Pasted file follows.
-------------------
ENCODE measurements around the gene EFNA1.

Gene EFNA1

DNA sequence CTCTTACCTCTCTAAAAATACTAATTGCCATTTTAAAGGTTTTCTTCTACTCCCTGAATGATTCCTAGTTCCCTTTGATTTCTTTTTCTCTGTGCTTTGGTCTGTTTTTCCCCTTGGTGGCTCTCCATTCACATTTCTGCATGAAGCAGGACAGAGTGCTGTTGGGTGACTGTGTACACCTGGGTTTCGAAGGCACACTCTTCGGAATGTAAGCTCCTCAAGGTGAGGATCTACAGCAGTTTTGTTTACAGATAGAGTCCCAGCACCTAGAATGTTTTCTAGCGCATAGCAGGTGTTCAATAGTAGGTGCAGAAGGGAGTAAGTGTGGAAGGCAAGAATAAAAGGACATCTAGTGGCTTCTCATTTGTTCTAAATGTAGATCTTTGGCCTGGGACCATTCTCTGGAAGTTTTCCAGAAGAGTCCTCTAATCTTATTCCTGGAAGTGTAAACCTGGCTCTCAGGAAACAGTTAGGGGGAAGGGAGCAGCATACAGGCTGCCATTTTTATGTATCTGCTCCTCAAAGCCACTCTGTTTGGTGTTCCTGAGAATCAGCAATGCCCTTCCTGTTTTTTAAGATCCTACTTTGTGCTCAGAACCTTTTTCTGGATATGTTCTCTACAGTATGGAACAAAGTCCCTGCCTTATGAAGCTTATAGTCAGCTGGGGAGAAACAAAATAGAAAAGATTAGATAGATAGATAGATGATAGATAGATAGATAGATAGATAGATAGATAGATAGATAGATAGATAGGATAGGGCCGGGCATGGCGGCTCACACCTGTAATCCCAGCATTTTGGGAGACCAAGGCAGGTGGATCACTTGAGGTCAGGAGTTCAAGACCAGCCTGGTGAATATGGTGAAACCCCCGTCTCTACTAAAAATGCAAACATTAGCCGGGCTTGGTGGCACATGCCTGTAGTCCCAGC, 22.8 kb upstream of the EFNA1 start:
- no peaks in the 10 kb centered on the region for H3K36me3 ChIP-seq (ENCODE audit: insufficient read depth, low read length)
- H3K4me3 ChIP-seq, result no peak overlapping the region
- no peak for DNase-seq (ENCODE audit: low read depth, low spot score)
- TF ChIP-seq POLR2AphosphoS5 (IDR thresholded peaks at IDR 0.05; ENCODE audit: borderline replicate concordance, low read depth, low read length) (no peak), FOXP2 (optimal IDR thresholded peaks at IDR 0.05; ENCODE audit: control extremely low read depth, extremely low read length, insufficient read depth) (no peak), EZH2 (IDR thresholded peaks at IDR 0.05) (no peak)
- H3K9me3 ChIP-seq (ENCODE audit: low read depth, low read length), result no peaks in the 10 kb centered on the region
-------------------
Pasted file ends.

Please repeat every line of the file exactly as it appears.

ENCODE measurements around the gene EFNA1.

Gene EFNA1

DNA sequence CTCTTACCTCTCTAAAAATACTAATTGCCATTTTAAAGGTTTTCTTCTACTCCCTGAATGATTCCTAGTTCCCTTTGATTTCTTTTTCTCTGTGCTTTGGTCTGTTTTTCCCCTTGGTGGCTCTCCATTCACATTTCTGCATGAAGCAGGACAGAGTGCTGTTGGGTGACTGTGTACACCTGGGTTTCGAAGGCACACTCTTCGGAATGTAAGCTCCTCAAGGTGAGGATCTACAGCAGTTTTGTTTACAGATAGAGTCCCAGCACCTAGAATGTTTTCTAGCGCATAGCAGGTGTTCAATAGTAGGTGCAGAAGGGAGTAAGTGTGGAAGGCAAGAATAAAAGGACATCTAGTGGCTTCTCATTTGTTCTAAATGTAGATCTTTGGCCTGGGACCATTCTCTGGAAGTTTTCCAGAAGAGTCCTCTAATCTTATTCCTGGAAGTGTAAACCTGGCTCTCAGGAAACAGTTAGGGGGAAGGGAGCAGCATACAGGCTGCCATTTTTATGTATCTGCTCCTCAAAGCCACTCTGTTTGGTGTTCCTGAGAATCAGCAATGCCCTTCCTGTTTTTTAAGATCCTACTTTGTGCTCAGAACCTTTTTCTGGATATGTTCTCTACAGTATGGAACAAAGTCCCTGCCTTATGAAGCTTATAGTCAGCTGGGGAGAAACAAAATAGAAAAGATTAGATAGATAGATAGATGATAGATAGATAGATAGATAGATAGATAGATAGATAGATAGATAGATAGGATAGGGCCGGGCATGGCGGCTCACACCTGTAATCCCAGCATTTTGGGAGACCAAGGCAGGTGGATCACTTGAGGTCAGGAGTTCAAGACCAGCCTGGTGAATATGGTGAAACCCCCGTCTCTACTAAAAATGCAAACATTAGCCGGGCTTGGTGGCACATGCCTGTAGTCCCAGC, 22.8 kb upstream of the EFNA1 start:
- no peaks in the 10 kb centered on the region for H3K36me3 ChIP-seq (ENCODE audit: insufficient read depth, low read length)
- H3K4me3 ChIP-seq, result no peak overlapping the region
- no peak for DNase-seq (ENCODE audit: low read depth, low spot score)
- TF ChIP-seq POLR2AphosphoS5 (IDR thresholded peaks at IDR 0.05; ENCODE audit: borderline replicate concordance, low read depth, low read length) (no peak), FOXP2 (optimal IDR thresholded peaks at IDR 0.05; ENCODE audit: control extremely low read depth, extremely low read length, insufficient read depth) (no peak), EZH2 (IDR thresholded peaks at IDR 0.05) (no peak)
- H3K9me3 ChIP-seq (ENCODE audit: low read depth, low read length), result no peaks in the 10 kb centered on the region